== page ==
Variability main problem in using alternative feed ingredients for swine
A swine nutritionist with the University of Manitoba says variability in nutrient composition is the biggest challenge when incorporating alternative feed ingredients into swine rations.
With the cost of the more traditional feed ingredients for swine on the rise pork producers will be considering a range of alternatives such as dried distillers grains with solubles, faba bean or other pulse crops or various extruded or processed products to reduce costs.
University of Manitoba animal science professor Dr. Martin Nyachoti suggests these opportunity ingredients can make the difference between surviving these high feed prices and not surviving at all.
“I think variability in terms of nutrient composition for most of the ingredients creates a lot of problems because, unless you have a consistent product, then it means you have to keep changing your formulation all the time which is a pain to deal with and sometime some of the co-products are variable.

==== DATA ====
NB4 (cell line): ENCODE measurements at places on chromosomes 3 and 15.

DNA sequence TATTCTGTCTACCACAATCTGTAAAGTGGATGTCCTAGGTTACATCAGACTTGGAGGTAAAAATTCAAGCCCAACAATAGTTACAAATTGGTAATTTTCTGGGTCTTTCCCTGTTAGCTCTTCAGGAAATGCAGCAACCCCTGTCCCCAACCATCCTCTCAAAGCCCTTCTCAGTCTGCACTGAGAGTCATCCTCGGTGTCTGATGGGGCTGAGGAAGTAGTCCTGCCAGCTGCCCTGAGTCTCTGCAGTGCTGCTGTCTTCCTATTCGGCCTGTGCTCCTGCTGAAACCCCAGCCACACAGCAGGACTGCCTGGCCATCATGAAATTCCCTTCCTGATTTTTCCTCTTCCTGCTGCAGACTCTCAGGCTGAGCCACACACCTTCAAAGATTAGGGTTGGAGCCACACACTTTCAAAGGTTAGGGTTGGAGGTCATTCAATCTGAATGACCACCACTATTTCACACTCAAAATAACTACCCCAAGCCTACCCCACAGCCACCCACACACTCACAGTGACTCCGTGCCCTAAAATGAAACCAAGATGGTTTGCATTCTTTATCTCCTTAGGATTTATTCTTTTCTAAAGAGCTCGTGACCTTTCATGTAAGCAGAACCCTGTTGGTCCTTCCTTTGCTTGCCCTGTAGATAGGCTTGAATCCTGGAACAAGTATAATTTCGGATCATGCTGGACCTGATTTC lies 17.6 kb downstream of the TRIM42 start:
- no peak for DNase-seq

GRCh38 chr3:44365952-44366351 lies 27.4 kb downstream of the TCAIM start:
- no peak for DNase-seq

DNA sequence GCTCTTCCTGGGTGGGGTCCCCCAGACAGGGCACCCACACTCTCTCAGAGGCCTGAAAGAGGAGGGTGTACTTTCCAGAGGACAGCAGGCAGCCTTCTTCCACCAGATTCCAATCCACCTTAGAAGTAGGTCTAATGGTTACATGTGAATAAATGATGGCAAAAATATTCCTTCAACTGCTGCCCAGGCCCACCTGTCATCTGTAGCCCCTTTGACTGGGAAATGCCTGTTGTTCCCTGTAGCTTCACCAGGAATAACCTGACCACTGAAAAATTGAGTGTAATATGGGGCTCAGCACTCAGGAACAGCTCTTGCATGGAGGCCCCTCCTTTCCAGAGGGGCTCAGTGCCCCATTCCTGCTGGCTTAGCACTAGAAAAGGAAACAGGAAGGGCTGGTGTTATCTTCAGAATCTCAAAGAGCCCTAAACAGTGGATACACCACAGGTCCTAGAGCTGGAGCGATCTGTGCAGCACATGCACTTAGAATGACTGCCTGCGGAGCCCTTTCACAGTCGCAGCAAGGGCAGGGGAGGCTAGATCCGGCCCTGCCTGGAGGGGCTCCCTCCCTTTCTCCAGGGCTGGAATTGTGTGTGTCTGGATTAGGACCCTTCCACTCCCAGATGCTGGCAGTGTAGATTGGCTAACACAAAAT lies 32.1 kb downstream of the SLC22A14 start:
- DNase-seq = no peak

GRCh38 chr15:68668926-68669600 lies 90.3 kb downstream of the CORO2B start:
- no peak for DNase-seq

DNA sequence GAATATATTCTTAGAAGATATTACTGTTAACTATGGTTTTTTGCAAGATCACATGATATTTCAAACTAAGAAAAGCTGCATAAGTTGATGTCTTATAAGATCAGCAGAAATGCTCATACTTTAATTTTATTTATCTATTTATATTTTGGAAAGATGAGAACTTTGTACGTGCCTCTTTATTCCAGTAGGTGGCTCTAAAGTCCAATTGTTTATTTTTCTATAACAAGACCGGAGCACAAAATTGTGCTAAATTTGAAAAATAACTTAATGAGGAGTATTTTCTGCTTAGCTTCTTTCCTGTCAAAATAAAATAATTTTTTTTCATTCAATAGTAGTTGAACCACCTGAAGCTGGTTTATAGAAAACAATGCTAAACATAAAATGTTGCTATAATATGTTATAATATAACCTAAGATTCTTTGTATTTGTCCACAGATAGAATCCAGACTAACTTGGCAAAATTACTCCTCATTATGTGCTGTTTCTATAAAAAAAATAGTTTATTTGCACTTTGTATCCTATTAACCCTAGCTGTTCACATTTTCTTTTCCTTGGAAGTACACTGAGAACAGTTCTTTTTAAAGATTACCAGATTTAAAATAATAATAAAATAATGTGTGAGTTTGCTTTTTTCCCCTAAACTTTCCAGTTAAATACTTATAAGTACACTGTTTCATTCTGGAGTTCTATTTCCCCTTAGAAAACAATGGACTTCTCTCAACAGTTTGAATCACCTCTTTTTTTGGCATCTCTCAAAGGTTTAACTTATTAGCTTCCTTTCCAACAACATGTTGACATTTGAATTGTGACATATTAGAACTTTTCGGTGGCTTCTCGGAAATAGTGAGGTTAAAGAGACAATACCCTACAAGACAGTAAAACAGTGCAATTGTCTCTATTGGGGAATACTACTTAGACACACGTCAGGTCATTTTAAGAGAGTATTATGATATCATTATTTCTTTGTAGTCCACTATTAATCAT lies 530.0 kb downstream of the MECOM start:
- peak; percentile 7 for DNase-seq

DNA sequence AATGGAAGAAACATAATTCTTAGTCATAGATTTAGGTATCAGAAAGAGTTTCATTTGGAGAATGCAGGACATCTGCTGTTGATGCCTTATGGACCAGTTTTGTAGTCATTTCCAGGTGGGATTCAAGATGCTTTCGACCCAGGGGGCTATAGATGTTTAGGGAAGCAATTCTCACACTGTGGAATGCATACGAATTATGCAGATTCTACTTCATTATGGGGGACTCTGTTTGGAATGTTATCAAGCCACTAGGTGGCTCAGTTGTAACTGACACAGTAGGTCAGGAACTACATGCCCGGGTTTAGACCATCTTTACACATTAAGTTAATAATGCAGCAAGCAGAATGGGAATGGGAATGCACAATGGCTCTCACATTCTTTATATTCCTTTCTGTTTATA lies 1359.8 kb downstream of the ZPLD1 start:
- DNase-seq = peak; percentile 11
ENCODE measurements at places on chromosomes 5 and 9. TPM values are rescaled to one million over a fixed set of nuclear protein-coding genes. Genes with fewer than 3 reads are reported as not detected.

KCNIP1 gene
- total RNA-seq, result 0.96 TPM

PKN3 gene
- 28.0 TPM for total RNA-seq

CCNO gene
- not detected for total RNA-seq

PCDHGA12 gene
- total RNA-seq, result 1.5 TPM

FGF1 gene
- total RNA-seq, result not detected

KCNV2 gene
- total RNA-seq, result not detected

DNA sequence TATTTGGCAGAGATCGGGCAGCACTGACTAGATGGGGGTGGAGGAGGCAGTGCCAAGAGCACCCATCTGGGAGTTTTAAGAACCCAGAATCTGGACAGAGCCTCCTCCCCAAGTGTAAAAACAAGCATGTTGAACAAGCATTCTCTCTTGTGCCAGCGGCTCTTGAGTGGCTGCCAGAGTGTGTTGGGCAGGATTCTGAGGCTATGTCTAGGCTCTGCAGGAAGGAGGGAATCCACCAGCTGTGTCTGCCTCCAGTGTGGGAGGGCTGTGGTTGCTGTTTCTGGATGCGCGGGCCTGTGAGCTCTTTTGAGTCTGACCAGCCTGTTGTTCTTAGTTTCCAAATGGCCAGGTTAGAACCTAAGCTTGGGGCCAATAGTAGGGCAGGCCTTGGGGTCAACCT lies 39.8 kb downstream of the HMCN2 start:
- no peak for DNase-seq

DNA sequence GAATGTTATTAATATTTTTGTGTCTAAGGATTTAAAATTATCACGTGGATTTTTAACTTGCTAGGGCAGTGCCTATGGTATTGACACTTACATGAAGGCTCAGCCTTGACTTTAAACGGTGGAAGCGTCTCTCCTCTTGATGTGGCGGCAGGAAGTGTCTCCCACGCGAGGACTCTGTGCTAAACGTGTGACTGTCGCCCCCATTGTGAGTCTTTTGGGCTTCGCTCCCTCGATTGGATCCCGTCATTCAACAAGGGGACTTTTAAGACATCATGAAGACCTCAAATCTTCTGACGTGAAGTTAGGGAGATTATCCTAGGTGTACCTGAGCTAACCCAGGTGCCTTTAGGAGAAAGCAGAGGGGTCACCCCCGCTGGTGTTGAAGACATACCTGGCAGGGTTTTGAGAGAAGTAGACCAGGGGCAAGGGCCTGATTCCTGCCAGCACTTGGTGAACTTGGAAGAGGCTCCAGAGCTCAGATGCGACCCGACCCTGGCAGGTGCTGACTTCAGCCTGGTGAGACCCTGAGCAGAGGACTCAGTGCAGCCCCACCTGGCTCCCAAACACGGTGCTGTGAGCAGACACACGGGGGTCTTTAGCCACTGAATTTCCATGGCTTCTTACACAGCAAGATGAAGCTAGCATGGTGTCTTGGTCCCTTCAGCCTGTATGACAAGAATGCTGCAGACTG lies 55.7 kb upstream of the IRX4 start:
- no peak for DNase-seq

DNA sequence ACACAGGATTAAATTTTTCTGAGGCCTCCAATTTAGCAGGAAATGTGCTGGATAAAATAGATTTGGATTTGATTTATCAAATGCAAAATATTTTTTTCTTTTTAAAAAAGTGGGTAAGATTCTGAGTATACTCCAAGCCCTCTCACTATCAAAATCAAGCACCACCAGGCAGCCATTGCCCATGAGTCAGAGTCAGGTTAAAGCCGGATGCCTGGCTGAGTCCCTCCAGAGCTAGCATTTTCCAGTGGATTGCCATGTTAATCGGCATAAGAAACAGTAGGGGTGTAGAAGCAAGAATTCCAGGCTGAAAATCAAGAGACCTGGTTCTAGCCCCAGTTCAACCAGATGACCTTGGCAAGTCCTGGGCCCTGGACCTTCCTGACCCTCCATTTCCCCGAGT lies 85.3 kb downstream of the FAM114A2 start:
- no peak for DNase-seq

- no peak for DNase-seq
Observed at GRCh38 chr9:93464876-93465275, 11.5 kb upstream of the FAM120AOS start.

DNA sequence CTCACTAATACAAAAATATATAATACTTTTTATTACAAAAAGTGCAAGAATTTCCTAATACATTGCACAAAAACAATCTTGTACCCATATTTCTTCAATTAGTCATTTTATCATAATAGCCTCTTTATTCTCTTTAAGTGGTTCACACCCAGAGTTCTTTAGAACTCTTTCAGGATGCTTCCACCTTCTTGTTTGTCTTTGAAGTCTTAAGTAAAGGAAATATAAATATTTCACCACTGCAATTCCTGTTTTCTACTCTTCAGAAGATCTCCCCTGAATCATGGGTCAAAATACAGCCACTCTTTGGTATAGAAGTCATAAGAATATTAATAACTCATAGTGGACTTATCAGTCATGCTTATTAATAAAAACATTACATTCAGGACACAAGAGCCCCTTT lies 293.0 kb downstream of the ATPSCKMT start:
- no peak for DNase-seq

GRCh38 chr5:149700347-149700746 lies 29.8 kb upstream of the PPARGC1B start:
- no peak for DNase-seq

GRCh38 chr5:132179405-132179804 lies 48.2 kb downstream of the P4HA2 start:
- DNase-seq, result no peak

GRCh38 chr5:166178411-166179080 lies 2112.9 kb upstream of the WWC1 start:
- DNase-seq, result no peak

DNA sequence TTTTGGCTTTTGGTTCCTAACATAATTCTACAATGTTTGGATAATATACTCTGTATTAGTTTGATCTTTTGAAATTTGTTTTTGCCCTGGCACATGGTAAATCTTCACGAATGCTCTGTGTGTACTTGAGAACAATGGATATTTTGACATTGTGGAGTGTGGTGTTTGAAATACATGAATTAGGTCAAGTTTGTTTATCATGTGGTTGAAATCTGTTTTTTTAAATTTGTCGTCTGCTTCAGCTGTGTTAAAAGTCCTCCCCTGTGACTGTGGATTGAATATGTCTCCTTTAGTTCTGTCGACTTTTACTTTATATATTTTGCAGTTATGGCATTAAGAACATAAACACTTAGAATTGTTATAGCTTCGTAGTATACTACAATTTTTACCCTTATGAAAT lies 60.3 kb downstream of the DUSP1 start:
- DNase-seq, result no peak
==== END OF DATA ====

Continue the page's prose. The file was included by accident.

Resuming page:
“They vary from plant to plant or source to source and that creates those problems in terms of being consistent and being sure that you're formulating your diets properly.
“The other issues that might be associated with these opportunity feed ingredients is being sure that you can always get it when you need it so that you can stay consistent with your formulation.
“Understanding a little bit about nutrient content and how much of those nutrients are available to the pig so that you can formulate the diets properly and whether or not they contain some components that might limit the utilization by pigs.
“Think of things such as anti-nutritional factors, high fibre content which limits the utilization of energy in feeds generally by swine or the presence of mycotoxins that might also lead to problems in pigs being able to consume the diet or being able to grow properly if they're fed high mycotoxin diets.”
Dr. Nyachoti says, as the cost of traditional ingredients continues to rise, there is definitely a need to look at alternative sources that can be used to formulate pig diets.
Source: Farmscape, Canada
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